To understand how much carbon the Earth can store, and how it changes over time, scientists need to count a bewildering number of trees, and track their growth over time. Incredibly, NASA is now using supercomputers to do exactly that.
Scientists from NASA recently partnered with an international team of researchers to map a test area of trees in west Africa using high-resolution satellite images - more than 1.8 billion trees that are found outside of forests, over a swath of more than a half million square miles.
The team used one of the fastest supercomputers in the world (Blue Waters at the University of Illinois) to perform a “deep learning”. They found they could not only count trees that satellites had failed to see before, but they could begin to assess the carbon storage potential of those trees at the same time.
Much of the world’s effort to assess large numbers of trees has focused on well-forested regions. This is why the NASA team sought to focus on isolated trees in drylands and semi-arid regions in West Africa - for a fuller picture.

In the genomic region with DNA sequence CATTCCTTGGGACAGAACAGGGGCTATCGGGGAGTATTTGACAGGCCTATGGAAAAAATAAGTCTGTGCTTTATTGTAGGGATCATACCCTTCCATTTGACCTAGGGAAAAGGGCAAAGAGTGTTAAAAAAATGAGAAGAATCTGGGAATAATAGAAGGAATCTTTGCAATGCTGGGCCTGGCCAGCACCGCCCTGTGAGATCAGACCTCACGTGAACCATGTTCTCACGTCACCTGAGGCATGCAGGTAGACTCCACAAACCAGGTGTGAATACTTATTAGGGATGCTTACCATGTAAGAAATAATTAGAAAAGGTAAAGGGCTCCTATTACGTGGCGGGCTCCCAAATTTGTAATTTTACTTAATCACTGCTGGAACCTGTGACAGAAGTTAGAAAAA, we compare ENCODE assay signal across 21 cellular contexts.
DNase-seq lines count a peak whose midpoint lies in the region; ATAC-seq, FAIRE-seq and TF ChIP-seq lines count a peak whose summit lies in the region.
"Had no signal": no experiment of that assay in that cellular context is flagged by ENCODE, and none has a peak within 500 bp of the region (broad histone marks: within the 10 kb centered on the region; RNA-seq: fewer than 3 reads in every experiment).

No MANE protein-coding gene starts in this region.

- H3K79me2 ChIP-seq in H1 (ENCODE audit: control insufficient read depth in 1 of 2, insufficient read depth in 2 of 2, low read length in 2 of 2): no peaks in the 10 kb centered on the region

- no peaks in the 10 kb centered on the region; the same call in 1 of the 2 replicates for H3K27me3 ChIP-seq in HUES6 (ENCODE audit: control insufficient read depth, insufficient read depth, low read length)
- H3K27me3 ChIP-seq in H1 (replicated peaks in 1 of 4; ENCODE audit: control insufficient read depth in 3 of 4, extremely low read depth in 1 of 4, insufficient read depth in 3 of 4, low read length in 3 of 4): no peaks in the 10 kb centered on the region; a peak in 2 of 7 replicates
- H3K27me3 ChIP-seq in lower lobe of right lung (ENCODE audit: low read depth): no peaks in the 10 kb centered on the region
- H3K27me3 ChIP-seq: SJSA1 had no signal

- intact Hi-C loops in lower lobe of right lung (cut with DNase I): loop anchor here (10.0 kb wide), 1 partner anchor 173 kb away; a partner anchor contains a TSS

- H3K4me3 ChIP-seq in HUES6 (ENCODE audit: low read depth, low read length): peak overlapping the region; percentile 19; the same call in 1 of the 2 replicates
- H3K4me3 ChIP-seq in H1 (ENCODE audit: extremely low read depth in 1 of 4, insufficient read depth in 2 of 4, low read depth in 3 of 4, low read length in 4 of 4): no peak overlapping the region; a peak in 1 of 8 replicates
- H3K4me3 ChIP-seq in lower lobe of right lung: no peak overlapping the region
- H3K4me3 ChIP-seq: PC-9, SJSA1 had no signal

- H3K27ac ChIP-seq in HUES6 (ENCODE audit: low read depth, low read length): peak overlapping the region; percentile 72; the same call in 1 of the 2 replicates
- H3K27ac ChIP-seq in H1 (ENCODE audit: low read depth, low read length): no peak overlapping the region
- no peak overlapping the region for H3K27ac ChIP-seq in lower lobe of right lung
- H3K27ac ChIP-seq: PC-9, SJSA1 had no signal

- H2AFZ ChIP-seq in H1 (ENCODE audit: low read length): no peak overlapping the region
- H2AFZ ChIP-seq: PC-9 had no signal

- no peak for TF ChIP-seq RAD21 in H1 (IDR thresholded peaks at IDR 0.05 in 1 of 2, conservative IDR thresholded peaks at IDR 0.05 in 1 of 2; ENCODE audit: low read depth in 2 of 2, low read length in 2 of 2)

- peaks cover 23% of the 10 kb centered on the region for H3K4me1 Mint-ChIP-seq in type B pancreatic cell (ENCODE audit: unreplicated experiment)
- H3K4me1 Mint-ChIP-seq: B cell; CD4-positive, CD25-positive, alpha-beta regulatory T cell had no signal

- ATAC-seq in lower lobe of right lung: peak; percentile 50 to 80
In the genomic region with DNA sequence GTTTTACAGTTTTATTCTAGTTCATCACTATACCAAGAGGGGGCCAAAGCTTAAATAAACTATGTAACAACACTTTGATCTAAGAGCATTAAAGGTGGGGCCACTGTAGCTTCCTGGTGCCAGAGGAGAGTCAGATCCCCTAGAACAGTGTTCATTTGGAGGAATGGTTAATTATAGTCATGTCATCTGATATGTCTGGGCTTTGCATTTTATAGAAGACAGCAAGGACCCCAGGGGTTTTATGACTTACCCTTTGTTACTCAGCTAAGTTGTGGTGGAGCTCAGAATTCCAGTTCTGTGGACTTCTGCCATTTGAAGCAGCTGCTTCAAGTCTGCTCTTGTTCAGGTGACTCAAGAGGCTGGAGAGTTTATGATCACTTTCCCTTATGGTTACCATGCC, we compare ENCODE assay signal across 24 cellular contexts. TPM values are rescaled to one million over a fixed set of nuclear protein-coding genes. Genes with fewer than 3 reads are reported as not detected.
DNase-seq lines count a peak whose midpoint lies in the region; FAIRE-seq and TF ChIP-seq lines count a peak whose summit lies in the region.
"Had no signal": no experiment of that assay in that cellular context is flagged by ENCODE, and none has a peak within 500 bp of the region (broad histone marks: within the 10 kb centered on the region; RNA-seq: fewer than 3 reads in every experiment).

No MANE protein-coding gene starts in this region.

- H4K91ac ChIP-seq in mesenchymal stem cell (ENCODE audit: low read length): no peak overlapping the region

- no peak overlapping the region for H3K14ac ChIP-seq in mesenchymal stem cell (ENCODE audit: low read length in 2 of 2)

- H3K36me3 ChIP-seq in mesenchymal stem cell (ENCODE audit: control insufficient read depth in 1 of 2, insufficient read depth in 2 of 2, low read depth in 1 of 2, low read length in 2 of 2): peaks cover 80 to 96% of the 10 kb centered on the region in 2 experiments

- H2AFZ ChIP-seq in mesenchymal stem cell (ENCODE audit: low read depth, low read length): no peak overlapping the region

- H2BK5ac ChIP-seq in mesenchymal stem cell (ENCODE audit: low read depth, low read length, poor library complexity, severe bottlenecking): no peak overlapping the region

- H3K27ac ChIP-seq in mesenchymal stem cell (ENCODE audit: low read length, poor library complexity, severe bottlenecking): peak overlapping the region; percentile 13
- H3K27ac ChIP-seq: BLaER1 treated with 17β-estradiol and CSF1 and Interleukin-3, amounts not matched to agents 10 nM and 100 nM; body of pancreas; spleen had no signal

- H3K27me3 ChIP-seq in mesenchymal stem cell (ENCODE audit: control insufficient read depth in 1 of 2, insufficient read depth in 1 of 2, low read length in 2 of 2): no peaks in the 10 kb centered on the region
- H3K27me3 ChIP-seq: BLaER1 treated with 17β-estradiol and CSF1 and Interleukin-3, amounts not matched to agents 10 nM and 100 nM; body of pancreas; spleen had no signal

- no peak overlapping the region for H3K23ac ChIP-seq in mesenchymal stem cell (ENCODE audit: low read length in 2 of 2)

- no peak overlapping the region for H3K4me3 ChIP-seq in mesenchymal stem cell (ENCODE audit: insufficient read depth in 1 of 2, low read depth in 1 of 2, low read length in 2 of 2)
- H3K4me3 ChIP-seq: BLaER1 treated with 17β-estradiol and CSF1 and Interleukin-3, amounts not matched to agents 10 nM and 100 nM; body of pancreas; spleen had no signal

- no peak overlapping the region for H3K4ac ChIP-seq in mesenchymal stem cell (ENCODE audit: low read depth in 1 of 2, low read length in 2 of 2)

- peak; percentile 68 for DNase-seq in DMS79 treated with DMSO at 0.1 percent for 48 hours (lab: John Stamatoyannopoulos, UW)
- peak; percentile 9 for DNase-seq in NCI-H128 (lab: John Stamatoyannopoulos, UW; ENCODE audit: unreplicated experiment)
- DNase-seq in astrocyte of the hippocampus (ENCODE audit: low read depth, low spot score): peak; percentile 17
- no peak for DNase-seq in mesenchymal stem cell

“These dry areas are white on maps - they are basically masked out because normal satellites just don’t see the trees,” said lead author Martin Brandt in a statement. “They see a forest, but if the tree is isolated, they can’t see it. Now we’re on the way to filling these white spots on the maps. And that’s quite exciting.”
To train the machine-learning algorithms, Brandt, an assistant professor of geography at the University of Copenhagen, marked nearly 90,000 trees spanning different terrains personally - giving the software different shapes and shadows to learn from, and published their new study in Nature.
With the right training in place, a job that may have taken trained eyes several years to complete took only a few weeks for artificial intelligence.
The team was able to map the crown diameter (the width of a tree viewed from above) of 1.8 billion trees spanning an area of more than 500,000 square miles. They also compared the variability in tree coverage and density under different rainfall patterns - information the team plans on comparing with upcoming tree height and biomass data to identify carbon storage potential.
In the future, assessments of this kind will more effectively track deforestation around the world for conservationists. The overhead data from one year will also be compared to later years for scientists to assess whether conservation efforts are working or not.
Improving our ability to spot trees with satellite images - and to gauge their carbon storage potential - will enable climate scientists to make accurate global measurements of carbon storage on land. It will be one of the vital tools we need at a time when storing excess carbon is becoming ever more crucial.